“That’s what our company has done that’s been different from the others,” says Bonelli. “We haven’t just supplied free education to the industry and helped get manufacturers, locally and around the United States, out to the world market by showing off their products. We’ve also been able to create a culture and let people know that we’re not just retailers. We’re people who truly care about the progression of the industry and the progression of the hobbyist education. We’re really proud of that.”
Monster Gardens has just signed an agreement with an undisclosed European agriculture company to create Monster Gardens Europe, which will be launched in early 2016. The deal will create a retail entity that operates out of three countries and services 57 others with its online store.
“We’re creating a partnership and will have an interest in the company, as well,” explains Bonelli. “We’ll be supplying our products and they’re going to create a multi-language educational channel that will piggyback off ours. We should see exponential growth next year and are really excited.”
Bonelli’s other company, Cultivation Suppliers, is working in the commercial segment to offer everything needed to build or retrofit warehouses and greenhouses for commercial hydroponic growers, from the architectural design to construction to supplying the growing infrastructure. That company based partly out of Washington, split down the middle with one group strictly focused on commercial marijuana cultivation projects and the other on food crop projects. Bonelli sees greenhouse production as the backbone of where the hydroponics industry is headed.
“Right now, with our commercial company, we’re building some of the largest projects in the world,” he says. “They just wrapped up a 100,000-square-foot project in Quebec and are doing multiple 20,000- to 40,000-square-foot warehouse projects, even in California.”
Hydroponics is sometimes referred to as a “complementary” industry to marijuana cultivation, not because it’s the only thing it’s used for, but because it is the preferred method for many such growers, thanks to high yields and the ability to grow in relative privacy. After the legalization of medical marijuana in California in 1996 and the more recent legalization of recreational use in states like Colorado and Washington, many are expecting the legalization of recreational marijuana to appear on the 2016 ballot here in California.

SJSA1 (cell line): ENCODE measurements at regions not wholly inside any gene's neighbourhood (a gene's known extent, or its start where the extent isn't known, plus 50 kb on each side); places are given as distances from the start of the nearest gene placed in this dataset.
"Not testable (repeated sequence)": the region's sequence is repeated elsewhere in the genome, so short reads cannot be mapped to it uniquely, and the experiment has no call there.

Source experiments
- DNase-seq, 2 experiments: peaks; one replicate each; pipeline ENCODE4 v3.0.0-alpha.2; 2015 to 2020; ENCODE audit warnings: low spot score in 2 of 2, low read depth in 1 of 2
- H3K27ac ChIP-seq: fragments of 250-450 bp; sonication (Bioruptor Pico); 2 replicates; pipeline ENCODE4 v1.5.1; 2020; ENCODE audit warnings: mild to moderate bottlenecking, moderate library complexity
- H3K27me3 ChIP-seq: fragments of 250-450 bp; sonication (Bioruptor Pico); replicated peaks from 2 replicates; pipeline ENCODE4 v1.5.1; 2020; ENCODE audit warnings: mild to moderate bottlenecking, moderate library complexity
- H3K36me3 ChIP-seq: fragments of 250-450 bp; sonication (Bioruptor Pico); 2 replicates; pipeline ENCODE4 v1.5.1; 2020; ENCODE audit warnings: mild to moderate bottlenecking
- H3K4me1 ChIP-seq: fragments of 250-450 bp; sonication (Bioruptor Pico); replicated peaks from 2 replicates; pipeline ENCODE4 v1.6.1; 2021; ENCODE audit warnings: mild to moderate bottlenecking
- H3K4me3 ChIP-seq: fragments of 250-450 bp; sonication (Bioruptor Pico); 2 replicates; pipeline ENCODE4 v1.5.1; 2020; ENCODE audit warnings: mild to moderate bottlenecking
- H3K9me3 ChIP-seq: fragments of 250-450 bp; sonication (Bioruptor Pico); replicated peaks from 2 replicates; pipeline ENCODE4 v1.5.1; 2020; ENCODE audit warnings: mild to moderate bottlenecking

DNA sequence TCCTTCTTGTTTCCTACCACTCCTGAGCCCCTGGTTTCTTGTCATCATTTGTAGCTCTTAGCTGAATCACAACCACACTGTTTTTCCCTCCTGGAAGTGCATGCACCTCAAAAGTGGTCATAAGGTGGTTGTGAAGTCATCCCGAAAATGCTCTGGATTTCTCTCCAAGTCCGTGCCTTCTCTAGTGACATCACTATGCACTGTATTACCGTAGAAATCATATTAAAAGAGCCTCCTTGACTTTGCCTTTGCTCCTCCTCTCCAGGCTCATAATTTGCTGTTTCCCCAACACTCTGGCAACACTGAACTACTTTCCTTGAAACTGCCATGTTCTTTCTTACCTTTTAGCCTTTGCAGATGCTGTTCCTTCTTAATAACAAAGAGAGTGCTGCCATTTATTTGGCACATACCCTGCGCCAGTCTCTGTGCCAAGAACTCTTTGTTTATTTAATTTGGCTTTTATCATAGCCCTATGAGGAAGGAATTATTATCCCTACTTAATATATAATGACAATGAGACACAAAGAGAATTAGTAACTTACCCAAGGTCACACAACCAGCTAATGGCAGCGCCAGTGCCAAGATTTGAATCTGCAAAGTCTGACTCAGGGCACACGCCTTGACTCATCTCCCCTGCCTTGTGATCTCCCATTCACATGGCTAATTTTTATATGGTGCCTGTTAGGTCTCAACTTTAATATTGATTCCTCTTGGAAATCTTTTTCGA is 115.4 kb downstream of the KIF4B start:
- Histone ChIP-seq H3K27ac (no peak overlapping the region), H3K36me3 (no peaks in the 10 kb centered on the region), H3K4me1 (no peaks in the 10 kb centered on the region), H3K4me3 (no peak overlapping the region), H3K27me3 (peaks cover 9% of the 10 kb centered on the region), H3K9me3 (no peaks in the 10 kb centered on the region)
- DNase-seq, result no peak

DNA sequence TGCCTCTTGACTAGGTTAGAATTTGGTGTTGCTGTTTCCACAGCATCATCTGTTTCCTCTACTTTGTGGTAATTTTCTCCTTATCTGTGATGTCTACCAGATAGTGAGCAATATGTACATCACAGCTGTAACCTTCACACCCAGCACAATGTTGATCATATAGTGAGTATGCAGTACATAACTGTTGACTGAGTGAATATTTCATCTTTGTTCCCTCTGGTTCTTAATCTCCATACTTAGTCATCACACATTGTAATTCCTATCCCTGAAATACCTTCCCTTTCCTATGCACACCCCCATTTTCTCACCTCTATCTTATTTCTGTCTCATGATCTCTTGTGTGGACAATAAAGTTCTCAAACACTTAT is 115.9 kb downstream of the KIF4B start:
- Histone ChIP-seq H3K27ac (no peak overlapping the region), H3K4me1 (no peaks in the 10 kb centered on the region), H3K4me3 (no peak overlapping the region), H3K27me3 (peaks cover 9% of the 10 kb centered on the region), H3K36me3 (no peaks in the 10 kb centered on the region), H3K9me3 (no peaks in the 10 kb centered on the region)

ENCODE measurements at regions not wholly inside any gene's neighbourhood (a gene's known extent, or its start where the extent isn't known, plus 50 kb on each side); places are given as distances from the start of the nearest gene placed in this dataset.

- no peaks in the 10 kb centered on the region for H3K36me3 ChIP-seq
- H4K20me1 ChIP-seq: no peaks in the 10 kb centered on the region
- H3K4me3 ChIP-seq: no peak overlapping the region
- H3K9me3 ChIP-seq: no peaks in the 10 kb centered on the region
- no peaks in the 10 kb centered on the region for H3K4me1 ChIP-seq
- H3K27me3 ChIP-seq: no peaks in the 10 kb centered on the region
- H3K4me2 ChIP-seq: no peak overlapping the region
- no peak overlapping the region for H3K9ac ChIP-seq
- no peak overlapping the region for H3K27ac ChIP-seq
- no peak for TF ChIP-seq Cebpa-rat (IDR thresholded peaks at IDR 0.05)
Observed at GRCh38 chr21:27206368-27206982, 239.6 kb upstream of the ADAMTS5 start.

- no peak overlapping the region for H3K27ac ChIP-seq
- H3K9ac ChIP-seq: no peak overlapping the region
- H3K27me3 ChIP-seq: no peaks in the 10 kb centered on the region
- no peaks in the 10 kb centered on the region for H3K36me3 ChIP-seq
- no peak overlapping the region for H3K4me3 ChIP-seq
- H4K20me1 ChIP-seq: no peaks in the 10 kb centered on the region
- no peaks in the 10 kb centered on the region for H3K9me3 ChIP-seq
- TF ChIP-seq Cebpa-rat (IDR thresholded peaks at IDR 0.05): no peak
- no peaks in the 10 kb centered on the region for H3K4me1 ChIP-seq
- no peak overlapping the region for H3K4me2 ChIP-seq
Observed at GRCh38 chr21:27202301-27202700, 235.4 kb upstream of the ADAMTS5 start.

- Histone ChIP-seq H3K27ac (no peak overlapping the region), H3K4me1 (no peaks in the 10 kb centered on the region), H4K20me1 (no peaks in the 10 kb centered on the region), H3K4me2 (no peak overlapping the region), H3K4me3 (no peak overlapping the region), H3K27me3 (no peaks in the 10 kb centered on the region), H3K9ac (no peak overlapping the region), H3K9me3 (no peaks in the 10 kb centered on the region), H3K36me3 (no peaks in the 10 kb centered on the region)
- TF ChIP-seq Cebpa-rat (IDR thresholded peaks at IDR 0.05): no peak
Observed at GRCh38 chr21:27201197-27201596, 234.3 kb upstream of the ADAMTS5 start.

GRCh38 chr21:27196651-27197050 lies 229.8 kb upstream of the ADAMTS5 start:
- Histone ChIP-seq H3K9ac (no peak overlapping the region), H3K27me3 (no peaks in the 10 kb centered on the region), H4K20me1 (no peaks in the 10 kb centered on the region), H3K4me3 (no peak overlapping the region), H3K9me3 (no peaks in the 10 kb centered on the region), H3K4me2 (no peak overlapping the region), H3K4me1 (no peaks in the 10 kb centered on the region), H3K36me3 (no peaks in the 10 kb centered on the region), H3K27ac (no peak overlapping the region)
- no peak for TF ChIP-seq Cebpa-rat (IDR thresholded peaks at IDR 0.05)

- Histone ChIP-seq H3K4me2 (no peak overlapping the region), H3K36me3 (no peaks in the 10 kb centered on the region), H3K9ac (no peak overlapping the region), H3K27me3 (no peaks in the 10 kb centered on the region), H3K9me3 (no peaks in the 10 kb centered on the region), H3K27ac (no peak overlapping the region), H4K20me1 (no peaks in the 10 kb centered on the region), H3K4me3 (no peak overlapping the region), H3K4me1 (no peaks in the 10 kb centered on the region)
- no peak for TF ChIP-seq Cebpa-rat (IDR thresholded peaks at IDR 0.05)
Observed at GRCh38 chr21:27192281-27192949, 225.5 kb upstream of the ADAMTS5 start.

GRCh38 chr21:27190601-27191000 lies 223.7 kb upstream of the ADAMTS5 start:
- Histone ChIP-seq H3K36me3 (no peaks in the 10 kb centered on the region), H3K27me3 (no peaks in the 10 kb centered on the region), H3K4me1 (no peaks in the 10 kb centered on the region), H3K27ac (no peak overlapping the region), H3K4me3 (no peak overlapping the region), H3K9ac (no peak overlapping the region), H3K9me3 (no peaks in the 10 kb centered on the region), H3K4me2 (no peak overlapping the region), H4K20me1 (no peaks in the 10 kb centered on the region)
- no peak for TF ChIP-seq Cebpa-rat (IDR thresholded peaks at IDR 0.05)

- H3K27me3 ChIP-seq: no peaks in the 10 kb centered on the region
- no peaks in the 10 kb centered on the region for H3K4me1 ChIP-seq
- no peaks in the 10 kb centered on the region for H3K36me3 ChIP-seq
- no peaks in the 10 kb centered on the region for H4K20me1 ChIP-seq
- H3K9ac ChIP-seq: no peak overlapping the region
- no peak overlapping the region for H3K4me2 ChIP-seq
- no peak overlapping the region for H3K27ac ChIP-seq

Whether or not it will is unsure, but the tide toward large-scale commercial cultivation, much of it using hydroponic methods, may have already turned. Bonelli feels a critical mass was reached about a year ago, with many larger corporations finally feeling comfortable enough to start jumping into the commercial cultivation market. Some analysts are predicting a “green boom” as more states legalize recreational marijuana and the industry expands to fit the demand.
One big local industry—winegrapes—already uses hydroponics for some aspects of propagating and cloning plants. Few expect it will take over traditional agricultural methods in the vineyards due to the growing requirements of grapes, though Bonelli predicts that, before long, savvy vineyard owners will find ways to get in on the action, much as nursery owners and farmers in other states are doing.
“I do think we’ll see some small vineyards decide to do a hybridization and put up some commercial greenhouses,” he says. “Then we’ll start seeing them produce more than one recreational product.”
We’re now beginning to see other hydroponics businesses relocate to the area, eager to be part of our native hydroponics community. One such business is SuperCloset, one of the leading manufacturers of hydroponic grow systems in the global market.